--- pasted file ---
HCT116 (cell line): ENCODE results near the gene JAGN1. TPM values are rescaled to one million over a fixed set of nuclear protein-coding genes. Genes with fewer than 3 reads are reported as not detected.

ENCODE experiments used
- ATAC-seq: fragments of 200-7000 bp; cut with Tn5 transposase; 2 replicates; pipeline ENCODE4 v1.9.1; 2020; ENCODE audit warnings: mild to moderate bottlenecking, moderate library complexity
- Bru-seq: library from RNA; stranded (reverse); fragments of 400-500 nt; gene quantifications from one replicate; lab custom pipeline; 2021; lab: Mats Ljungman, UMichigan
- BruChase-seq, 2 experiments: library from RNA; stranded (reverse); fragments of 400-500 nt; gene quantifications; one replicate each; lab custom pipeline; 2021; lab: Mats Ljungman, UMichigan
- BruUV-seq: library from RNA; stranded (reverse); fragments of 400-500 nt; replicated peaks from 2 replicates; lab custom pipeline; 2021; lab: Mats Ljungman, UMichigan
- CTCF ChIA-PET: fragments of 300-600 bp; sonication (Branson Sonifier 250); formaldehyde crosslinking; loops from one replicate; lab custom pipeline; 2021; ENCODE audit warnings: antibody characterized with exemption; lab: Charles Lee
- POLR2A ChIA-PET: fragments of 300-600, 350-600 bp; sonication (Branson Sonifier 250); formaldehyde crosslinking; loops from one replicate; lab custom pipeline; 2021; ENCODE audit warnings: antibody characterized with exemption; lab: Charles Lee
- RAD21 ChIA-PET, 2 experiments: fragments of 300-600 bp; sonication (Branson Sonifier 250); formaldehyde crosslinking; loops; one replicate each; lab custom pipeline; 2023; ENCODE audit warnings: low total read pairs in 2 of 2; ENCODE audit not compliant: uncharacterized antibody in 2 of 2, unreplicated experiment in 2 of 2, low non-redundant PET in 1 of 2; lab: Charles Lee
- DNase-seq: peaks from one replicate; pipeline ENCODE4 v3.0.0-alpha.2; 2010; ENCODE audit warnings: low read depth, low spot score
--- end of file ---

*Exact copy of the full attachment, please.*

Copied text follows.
HCT116 (cell line): ENCODE results near the gene JAGN1. TPM values are rescaled to one million over a fixed set of nuclear protein-coding genes. Genes with fewer than 3 reads are reported as not detected.

ENCODE experiments used
- ATAC-seq: fragments of 200-7000 bp; cut with Tn5 transposase; 2 replicates; pipeline ENCODE4 v1.9.1; 2020; ENCODE audit warnings: mild to moderate bottlenecking, moderate library complexity
- Bru-seq: library from RNA; stranded (reverse); fragments of 400-500 nt; gene quantifications from one replicate; lab custom pipeline; 2021; lab: Mats Ljungman, UMichigan
- BruChase-seq, 2 experiments: library from RNA; stranded (reverse); fragments of 400-500 nt; gene quantifications; one replicate each; lab custom pipeline; 2021; lab: Mats Ljungman, UMichigan
- BruUV-seq: library from RNA; stranded (reverse); fragments of 400-500 nt; replicated peaks from 2 replicates; lab custom pipeline; 2021; lab: Mats Ljungman, UMichigan
- CTCF ChIA-PET: fragments of 300-600 bp; sonication (Branson Sonifier 250); formaldehyde crosslinking; loops from one replicate; lab custom pipeline; 2021; ENCODE audit warnings: antibody characterized with exemption; lab: Charles Lee
- POLR2A ChIA-PET: fragments of 300-600, 350-600 bp; sonication (Branson Sonifier 250); formaldehyde crosslinking; loops from one replicate; lab custom pipeline; 2021; ENCODE audit warnings: antibody characterized with exemption; lab: Charles Lee
- RAD21 ChIA-PET, 2 experiments: fragments of 300-600 bp; sonication (Branson Sonifier 250); formaldehyde crosslinking; loops; one replicate each; lab custom pipeline; 2023; ENCODE audit warnings: low total read pairs in 2 of 2; ENCODE audit not compliant: uncharacterized antibody in 2 of 2, unreplicated experiment in 2 of 2, low non-redundant PET in 1 of 2; lab: Charles Lee
- DNase-seq: peaks from one replicate; pipeline ENCODE4 v3.0.0-alpha.2; 2010; ENCODE audit warnings: low read depth, low spot score